EyeTrackShop uses webcams for online eye tracking

 
April 28, 2011 | by Kim Williams

Stockholm, Sweden-based MRC International, an online survey tool provider, in conjunction with Tobii Technology, has developed what it says is the world's first online eye tracking solution, EyeTrackShop, to utilize webcams for advertising and market research studies, and has recently expanded into the U.S. market.

What this means for U.S. advertisers and market researchers, according to Jeff Bander, senior vice president of client services, is the availability of a cost- and time-effective solution to help identify key visual stimulants in advertisements and a better understanding of vital consumer patterns.

"Doing this with a webcam is really a breakthrough because when it was tested with traditional eye tracking machines, there was virtually no difference in quality and results," Bander said.

The studies measure consumers' visual responses to print, TV and Internet ads, as well as packaging. Currently studies are being conducted for Clorox to test the packaging of a new product, and a major magazine publisher to measure consumer responses to determine which covers to print.

Below are the visual findings of a recent online study conducted by MRC in which more than 400 participants, spanning four countries, measured 100 different online advertisements. Procter & Gambles’ Pampers in Sweden was declared  the most effective online advertisement.

Typical eye tracking services can cost $20,000 to $30,000 and require staffing and facilities, but the solution from MRC and Tobii costs about one-tenth of the price and is performed entirely online. Results are generally delivered, depending on the size of the study, within 48 hours, according to Bander.

After the eye tracking test, a questionnaire is administered for the user to rate their emotional responses to the products, levels of brand recognition and likelihood of buying the product, among other metrics.  

Before expanding into the U.S. market, MRC's international client roster has included Procter & Gamble, Google, Group M and Clear Channel Outdoor.

Delivering honest responses

Tobii Technology, also based in Stockholm, is a manufacturer of hardware and software solutions for eye tracking and eye control. The company developed the eye tracking technology more than 10 years ago to offer people with speech and language disabilities the ability to communicate through a computer.

Bander said he likes to tell the story that was shared with him upon joining MRC about a woman who was paralyzed in a car accident and was unable to communicate with her family. Her family members would take turns visiting her in the hospital, and after about six months, the family got in touch with Tobii to set up a computer with the eye tracking software.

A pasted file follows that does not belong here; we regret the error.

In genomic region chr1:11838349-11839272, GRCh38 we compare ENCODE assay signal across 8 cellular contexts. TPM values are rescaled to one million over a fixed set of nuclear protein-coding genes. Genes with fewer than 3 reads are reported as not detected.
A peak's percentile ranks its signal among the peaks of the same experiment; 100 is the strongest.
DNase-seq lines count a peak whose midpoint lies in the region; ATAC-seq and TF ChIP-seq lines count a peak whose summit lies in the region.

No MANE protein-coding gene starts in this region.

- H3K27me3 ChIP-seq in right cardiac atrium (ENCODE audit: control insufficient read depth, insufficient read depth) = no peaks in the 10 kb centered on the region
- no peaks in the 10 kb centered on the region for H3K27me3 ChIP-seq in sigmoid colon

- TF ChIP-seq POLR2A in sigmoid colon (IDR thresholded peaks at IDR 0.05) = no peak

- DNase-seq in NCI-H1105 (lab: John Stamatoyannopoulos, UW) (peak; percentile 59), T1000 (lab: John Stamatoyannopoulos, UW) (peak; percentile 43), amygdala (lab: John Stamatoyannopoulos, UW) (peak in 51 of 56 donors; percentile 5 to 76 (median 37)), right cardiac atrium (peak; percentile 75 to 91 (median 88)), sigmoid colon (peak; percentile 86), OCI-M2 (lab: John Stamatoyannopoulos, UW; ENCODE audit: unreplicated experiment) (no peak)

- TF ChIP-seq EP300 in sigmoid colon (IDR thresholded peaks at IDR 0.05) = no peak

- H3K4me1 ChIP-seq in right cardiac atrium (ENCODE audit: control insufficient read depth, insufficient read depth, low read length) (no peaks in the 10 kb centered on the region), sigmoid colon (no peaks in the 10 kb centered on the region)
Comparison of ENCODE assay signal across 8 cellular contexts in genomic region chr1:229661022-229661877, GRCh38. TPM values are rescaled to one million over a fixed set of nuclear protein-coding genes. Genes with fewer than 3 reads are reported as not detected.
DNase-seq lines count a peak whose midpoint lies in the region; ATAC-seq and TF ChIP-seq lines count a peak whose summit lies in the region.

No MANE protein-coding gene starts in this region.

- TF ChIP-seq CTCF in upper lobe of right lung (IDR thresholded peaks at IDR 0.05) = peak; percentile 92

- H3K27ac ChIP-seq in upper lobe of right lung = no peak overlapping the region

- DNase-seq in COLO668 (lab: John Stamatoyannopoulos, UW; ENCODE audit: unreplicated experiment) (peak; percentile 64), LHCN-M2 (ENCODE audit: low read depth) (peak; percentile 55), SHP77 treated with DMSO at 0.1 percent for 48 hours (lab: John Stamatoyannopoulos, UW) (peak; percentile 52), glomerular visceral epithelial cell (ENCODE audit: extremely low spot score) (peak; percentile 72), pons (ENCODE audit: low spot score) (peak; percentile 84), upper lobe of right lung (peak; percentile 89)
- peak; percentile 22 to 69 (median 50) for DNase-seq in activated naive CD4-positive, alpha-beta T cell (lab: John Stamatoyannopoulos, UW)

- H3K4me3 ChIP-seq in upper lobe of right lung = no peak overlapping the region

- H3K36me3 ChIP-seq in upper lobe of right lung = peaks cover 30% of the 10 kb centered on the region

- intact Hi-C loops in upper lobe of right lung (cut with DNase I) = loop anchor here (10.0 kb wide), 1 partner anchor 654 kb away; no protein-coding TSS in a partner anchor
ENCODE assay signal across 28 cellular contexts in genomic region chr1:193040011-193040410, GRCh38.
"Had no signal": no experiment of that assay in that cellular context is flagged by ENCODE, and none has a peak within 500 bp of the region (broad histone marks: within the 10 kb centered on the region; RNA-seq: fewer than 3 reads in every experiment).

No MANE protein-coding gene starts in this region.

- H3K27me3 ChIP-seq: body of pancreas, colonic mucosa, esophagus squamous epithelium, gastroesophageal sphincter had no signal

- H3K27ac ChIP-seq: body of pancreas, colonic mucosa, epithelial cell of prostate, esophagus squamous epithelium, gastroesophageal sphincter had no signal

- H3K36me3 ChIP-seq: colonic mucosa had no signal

Once installed, the system tracked her eye movements and translated what she wanted to say to her family through a computerized voice.

"The first thing she said to her kids was 'Thank you. I love you all, but I need some private time,'" Bander said. "It was certainly an unexpected response."

Bander said Tobii eventually realized that the technology could also be used for market research. About 18 months ago, the company decided to develop and implement the webcam, and now sells the equipment and software to companies such as Procter & Gamble.

"There are a lot of research companies that own this eye tracking equipment. It is really the industry standard, but the introduction of the webcam makes it much more cost-effective," Bander said.

Multi-platform media publisher Bonnier Corp., publishers of magazine titles such as "Field & Stream," "Popular Science" and "Parenting," recently employed MRC for eye tracking studies of some of its properties in Sweden, including Sköna Hem, an interior design magazine, and Dagens Nyheter, a Swedish daily newspaper.

In the study, test subjects read the publications in both print and iPad versions.

"The findings showed us that the average time spent on a page was up by 35 percent on the iPad version versus a print page. The average time spent on ads was up 65 percent on the iPad over print ads," said Gregg Hano, vice president, group publisher for Bonnier.

Popular Science was one of the first magazines offered on the iPad when it was launched in April 2010.

"Having this research to validate the commitment readers have, and the engagement they want to have with the ads, reinforces that we're doing the right thing, and we need to keep moving in this direction as quickly as we reasonably can," Hano said.

Expansion plans

Bander joined the team to open the New York City office two weeks ago. Plans to begin building teams on the West Coast and in other parts of the U.S. will move forward in three months.

"Our long-term business model vision is really to white-label our product with other research companies and ad agencies, while still working with companies individually, to allow them to integrate the research and results into their companies' look and feel," Bander said.


Topics: Consumer Behavior , Marketing , Technology


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